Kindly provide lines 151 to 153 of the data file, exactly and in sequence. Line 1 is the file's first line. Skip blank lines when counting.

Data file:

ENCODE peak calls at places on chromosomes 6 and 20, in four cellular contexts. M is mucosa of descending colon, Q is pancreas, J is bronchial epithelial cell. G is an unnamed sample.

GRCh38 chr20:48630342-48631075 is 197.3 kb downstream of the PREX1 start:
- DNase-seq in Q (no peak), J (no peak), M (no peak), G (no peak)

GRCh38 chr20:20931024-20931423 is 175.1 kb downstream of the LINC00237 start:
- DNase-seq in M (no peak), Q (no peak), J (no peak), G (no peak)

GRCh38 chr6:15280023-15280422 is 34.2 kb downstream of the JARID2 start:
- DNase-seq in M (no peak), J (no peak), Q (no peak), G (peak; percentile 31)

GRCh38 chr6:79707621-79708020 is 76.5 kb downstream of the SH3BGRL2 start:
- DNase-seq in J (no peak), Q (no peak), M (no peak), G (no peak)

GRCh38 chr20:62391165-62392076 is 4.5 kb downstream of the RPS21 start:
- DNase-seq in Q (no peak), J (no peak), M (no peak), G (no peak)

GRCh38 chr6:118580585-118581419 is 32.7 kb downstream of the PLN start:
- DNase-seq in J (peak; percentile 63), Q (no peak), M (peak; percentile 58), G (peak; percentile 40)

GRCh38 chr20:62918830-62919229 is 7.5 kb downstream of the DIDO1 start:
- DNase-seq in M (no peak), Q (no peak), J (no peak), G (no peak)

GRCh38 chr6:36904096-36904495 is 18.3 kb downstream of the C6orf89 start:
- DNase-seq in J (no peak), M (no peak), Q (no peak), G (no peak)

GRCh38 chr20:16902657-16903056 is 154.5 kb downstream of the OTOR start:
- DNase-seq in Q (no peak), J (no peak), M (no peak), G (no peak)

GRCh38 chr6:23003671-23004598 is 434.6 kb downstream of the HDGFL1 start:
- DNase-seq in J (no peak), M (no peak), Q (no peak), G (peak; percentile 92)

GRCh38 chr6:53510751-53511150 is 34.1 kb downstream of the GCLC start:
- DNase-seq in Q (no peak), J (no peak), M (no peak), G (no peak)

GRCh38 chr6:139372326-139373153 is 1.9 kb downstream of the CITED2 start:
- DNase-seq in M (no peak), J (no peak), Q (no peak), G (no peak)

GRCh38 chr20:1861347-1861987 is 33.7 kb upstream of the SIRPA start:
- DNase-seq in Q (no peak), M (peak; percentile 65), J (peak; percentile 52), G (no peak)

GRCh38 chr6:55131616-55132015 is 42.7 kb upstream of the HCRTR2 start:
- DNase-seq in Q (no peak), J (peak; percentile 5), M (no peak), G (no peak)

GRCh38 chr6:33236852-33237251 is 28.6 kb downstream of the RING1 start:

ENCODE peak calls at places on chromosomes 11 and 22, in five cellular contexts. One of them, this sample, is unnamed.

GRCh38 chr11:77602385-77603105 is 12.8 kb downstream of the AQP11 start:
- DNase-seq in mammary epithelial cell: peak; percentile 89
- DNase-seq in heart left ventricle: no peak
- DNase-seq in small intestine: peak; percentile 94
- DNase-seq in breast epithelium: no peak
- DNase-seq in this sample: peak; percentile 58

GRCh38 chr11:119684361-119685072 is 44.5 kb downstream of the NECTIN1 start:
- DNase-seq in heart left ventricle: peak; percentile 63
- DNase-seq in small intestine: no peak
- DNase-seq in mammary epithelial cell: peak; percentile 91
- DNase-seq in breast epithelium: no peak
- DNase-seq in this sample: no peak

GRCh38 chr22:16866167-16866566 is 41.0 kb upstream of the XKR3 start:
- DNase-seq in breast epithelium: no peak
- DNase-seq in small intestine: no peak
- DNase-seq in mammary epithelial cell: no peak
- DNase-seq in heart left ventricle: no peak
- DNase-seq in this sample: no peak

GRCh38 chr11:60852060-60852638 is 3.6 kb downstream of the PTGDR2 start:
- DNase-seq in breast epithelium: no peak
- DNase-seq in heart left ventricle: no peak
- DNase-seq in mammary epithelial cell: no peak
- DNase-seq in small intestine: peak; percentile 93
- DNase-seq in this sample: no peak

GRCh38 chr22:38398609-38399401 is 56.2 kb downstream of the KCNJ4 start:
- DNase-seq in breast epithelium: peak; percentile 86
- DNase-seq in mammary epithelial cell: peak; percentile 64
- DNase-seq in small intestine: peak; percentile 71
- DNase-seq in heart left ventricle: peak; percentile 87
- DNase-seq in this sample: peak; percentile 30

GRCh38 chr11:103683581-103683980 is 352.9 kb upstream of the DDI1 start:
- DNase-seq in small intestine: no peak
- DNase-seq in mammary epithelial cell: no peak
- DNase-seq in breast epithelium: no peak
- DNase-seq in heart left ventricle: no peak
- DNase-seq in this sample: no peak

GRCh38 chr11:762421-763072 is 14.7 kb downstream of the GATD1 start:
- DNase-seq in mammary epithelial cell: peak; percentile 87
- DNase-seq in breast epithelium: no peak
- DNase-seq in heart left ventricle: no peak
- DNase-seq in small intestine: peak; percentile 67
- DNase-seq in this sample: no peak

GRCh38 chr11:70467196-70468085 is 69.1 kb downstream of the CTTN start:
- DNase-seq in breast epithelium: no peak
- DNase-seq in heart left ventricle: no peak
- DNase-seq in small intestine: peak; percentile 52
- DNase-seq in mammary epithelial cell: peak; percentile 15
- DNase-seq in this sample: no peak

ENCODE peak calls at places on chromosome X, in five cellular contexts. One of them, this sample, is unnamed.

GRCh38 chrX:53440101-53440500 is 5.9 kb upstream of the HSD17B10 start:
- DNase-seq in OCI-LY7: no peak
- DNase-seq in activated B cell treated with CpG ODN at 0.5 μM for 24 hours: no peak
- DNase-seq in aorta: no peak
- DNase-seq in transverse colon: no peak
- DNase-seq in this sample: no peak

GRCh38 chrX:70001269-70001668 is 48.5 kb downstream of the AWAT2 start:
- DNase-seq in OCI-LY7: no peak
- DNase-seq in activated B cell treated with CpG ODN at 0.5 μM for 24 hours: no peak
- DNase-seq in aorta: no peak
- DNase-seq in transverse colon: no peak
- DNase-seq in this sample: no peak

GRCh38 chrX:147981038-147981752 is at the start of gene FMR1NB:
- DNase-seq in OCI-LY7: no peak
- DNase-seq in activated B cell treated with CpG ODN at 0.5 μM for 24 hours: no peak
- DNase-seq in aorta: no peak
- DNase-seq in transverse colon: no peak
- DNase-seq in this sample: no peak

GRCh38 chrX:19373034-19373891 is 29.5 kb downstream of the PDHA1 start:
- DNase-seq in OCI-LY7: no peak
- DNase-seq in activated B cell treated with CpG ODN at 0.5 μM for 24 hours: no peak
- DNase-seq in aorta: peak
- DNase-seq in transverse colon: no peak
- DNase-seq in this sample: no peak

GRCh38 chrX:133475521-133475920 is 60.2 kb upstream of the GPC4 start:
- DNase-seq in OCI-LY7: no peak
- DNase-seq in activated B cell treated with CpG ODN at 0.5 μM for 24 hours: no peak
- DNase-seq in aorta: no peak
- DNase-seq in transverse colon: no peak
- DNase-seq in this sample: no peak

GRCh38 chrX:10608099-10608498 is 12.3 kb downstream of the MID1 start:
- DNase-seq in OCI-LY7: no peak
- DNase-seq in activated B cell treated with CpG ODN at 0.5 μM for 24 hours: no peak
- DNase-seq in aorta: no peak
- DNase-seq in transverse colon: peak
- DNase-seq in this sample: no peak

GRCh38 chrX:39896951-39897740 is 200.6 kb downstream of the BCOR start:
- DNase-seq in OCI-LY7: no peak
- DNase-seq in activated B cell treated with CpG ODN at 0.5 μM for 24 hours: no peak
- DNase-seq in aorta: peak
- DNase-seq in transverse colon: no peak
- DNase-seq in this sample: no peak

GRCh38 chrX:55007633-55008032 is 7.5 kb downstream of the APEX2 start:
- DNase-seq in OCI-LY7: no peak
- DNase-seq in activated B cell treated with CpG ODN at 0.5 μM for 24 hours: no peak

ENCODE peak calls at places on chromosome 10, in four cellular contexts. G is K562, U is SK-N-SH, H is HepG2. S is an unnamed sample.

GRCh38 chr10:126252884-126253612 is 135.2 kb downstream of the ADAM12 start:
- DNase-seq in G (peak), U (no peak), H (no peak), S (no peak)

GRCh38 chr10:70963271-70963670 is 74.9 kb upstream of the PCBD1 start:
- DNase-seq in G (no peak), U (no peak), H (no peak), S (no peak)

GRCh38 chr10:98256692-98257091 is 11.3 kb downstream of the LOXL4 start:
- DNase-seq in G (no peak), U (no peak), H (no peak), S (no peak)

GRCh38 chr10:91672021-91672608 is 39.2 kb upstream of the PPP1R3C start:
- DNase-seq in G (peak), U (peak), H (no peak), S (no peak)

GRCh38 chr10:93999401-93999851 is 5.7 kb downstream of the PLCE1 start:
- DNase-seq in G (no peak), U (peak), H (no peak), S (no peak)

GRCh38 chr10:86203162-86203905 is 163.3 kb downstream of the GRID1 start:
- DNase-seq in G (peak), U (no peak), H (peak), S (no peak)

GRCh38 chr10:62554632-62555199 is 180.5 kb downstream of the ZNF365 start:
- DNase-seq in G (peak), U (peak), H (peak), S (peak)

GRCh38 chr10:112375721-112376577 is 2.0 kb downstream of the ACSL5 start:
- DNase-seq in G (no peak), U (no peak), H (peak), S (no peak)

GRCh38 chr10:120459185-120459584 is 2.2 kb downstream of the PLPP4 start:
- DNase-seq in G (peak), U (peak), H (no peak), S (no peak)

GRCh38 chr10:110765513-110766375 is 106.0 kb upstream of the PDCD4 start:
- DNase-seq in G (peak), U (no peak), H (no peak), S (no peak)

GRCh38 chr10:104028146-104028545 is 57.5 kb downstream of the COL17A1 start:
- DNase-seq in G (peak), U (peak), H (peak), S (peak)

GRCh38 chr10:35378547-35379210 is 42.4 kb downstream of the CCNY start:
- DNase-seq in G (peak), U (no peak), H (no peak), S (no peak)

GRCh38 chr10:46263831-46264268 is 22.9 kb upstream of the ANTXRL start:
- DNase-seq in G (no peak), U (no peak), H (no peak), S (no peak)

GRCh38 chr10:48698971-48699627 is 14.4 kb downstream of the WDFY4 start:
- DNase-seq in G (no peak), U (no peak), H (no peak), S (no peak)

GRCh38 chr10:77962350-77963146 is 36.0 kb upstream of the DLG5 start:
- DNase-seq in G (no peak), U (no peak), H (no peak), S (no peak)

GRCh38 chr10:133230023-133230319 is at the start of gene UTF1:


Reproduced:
GRCh38 chr10:46263831-46264268 is 22.9 kb upstream of the ANTXRL start:
- DNase-seq in G (no peak), U (no peak), H (no peak), S (no peak)

GRCh38 chr10:48698971-48699627 is 14.4 kb downstream of the WDFY4 start: